“I hope most people will think it’s the most spectacular golf course and the best golf course they have ever seen. And yes, some other people will say, “You have got to be kidding.

That’s an honest appraisal. A cynic might say that Quivira is just a clown’s mouth or windmill away from goofy golf, but in my mind Nicklaus cast aside his usual highly engineered approach; instead, he let Quivira’s landscape dictate an appealing compromise between playability for the vacationing player, visual impact and sustainability.

The result is a track that Golf magazine named “Best New International Course” in 2014. In 2016, Golf Digest gave it the magazine’s Editor’s Choice award for best golf resort in Mexico or Central America.

The Challenge

Part of The Golden Bear’s solution to the challenging elevation changes at Quivira is the longest cart path I’ve ever ridden – 1,500 meters, or just shy of a mile – switch-backing its way 250 vertical feet along the flank of a massive dune-topped granite ridge rising above the ocean.

The ride is both exhilarating and relaxing, much like the first long ascent on an amusement park roller coaster. As you climb between Nos. 4 and 5, the views of the receding golf shop, beach, and the occasional humpback whale breaching well beyond the surf break are reasons enough to pat yourself on the back for choosing Cabo.

Quivira Golf Club Hole No 5Cresting the last switchback to the No. 5 tee box brings a truly vertigo-inducing view – the kind that snaps your senses to full alert, makes the hairs on the back of your neck stand up, and announces in no uncertain terms that, yes, your golf vacation has finally begun.

To the left: the Pacific Ocean and a sheer drop of 280 feet. To the right: the ridge rising higher still. To the front: a narrow ribbon of grass leading to an unseen green dangling some 100 feet below the layup spot in the fairway. The putting surface itself is perched 125 feet above the surf.

It’s not often I’m thankful to see a “Cart paths only this hole” sign, but this was one of those times. The thought of our cart launching us a la “Thelma and Louise” into the ocean fleetingly crossed my mind.

Quivira No 6 holeThe Par 3 6th is no less spectacular. I’ll let the course description do the talking: “The tee shot must find and hold a long narrow green that drops off to a cavernous bunker and oblivion on the left.”

“Oblivion” would be the Pacific. From the back tee box, the putting surface is but a speck of green 180 yards away, sky blue above, ocean blue to the left, granite brown to the right.

Multiple Personalities

Quivira Golf Club No 13Once the course turns inland, the rest of Quivira’s holes range in personality from those you’d find on the sandy links courses of Scotland to those you’d find in Scottsdale or tucked in the folds of the hills and ravines of Northern California.

What you’ll likely not find elsewhere, though, are Quivira’s four staffed, on-course food and beverage stations, where complimentary beer, wine, tacos and other hand-held fare are freely offered. The halfway house, called the Oasis, features regional cuisine and a full tequila bar.

Pueblo Bonito Hotel and poolQuivira is part of the Pueblo Bonito family of resorts, which has three Cabo hotels, the Pacifica, an adult-oriented beach-side hotel, the Sunset Beach, a family-oriented hotel sited next to a 161,000-square-foot central food market, and the Greco-Roman-themed Rose Resort. For those seeking extra privacy, affiliated residential communities offer condos and freestanding ocean-view villas for rent.

If You Go

What: Quivira Golf Club Los Cabos, Pueblo Bonita Resort

Where: Cabo San Lucas, Baja Sur California, Mexico

When: Moderate temperatures year-round

How much: Greens fees, $227-$370, depending on season; $213 per round as part of a three-round stay-play package. Rooms start at $466 a night.

All the Pueblo Bonito properties in Cabo offer activities that include swimming with the dolphins, whale-watching, jet skiing and guided fishing trips. All offer a variety of spa treatments.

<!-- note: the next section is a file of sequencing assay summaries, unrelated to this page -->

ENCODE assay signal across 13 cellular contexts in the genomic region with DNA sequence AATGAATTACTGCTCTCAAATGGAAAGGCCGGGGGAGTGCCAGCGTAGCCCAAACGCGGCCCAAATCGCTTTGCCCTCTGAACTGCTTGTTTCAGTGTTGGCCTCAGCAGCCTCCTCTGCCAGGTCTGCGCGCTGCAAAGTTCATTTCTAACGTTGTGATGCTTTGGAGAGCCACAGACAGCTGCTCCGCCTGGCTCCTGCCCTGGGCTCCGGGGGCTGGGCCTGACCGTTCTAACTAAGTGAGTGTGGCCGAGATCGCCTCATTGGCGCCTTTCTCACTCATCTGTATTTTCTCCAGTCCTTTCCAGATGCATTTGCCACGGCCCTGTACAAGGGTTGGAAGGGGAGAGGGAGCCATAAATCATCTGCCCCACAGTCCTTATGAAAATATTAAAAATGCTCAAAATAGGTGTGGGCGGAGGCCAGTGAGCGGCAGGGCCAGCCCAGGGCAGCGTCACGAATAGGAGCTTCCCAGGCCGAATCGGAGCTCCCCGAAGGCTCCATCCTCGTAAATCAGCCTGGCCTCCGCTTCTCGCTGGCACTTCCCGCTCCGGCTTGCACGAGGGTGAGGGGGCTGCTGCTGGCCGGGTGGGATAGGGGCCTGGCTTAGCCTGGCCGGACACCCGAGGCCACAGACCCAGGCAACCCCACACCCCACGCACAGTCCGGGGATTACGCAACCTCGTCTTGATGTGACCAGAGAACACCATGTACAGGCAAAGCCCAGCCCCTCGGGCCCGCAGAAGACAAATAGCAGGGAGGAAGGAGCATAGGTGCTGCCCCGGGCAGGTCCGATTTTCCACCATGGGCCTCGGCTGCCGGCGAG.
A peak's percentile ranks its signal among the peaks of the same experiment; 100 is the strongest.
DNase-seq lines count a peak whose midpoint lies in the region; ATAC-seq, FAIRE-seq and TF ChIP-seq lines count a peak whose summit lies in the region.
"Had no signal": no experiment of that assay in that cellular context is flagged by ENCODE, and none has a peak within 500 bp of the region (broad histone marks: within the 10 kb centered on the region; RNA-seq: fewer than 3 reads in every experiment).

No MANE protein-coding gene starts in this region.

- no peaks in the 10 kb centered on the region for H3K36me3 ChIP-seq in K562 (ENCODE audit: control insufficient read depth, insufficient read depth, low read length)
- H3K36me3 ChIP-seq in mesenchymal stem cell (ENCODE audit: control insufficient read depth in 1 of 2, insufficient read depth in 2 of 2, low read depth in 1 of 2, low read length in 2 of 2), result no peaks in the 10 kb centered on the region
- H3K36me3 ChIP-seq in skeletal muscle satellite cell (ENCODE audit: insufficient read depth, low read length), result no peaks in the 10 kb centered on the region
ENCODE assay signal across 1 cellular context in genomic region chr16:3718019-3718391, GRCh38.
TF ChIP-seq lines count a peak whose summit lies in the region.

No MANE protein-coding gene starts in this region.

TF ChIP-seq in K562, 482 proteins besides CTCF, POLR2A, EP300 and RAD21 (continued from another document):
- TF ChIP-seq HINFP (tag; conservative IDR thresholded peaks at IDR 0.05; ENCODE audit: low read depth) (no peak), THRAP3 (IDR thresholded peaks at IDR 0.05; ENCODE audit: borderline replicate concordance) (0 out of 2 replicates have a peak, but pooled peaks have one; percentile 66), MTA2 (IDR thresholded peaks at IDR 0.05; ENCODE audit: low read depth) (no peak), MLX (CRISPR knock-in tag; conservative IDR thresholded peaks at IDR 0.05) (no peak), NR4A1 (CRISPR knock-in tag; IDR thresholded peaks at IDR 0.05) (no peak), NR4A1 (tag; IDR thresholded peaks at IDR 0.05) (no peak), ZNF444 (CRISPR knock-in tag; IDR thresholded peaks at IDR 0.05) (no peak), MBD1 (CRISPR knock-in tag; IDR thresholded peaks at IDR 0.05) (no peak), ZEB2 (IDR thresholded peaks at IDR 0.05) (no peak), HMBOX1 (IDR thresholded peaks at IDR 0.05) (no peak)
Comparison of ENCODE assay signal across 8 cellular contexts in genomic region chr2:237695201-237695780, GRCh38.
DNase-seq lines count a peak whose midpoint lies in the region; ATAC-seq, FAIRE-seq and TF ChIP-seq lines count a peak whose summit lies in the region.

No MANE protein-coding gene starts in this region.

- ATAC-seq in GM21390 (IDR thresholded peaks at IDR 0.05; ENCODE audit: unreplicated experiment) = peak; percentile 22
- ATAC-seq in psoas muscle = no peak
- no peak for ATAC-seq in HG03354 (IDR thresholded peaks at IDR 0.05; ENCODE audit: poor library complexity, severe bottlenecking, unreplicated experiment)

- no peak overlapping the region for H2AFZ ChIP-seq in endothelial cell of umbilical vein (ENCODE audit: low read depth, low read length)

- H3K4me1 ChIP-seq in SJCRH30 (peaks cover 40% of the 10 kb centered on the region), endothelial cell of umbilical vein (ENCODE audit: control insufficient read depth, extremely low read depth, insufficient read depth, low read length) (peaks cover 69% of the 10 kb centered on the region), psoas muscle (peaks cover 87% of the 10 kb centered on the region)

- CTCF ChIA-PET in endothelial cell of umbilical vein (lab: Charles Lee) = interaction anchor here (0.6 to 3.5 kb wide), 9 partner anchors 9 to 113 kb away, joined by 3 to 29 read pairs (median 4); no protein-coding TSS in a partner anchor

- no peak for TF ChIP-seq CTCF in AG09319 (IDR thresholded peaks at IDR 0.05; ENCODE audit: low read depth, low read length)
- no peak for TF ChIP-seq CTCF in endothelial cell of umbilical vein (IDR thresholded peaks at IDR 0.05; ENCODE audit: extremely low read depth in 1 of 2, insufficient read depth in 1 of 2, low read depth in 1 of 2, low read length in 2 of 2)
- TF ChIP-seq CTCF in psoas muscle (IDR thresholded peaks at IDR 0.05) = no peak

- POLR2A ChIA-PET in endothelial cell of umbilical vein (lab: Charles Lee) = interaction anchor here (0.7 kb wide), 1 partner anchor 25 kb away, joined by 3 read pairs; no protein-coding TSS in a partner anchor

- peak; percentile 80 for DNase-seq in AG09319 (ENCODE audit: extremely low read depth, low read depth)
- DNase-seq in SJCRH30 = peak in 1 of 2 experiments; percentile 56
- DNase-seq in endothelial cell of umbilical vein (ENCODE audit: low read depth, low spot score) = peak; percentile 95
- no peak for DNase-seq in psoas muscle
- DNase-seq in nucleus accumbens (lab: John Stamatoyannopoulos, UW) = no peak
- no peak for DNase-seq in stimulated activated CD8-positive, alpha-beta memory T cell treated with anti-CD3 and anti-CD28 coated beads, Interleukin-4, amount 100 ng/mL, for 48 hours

Getting to Cabo San Lucas is a snap, with easy connections through Phoenix. One wrinkle you should know about: For a reason no one I asked could explain, you can take golf balls in your carry-on baggage on the flight to Cabo but Mexican authorities will confiscate them before you board on your return.

 Dan Vukelich is the senior editor at ABQ Free Press, a former editor at Sun Country Golf magazine and editor of Reach him at

Phoenix’s West Valley Gets a Winner with Victory Club 1 1039

Verrado Victory Golf Club

Rocky Foothills Now 7,258 Yards of Emerald Fairways

The Phoenix Metro just got another great new golf course — the Victory Course at Verrado Golf Club in the West Valley — that can be had for an introductory rate of $99, with a replay for $25.

This one’s a must-play for Spring Training fans flocking to the Valley of the Sun to see Cactus League baseball in a couple weeks. It’s off I-10, about 12 miles northwest of the Metro’s western-most Spring Training venue, Goodyear Ball Park, where the Cleveland Indians and the Cincinnati Reds train.

Designed by PGA Tour player Tom Lehman, the Victory Club was built on a former proving ground for Caterpillar heaviest and toughest earth-moving equipment.

Victory Club at VerradoLehman called his new layout “surreally beautiful.” He said the rugged rock environment dramatically contrasts against “immaculately maintained fairways and greens.”

In every way, he said, “We’ve truly used whatever the land has given us and left the terrain all natural, so it looks like the course has been built right into the land. In fact, I can’t think of another course in Arizona that is quite like it.”

The Victory Club is the first course to open in the West Valley since its sister course, Verrado, opened in 2002. Its opening coincides with Arizona’s peak golf season.

“Because Victory’s debut is so special, we wanted to do something special for our guests, too,” said Doug Foss, director of marketing for Verrado Golf club. “We know there has been a lot of anticipation about the course opening, and I think what people will find when they come and play it is that Tom Lehman has really added another true gem to the Arizona golf scene.”

The Victory Club is 32 due west of Phoenix Sky Harbor Airport, hard against the White Tanks Mountains.

To play Victory now for just $99, and get the replay, which the club is calling “the bounceback round,” for just $25, visit or call (623) 388-3000.

Dan Vukelich, former editor of Sun Country Golf magazine, in Albuquerque, N.M., is the editor of ABQ Free Press, an alternative newspaper. He is a member of the Golf Writers Association of America and the Golf Travel Writers Association. Reach him at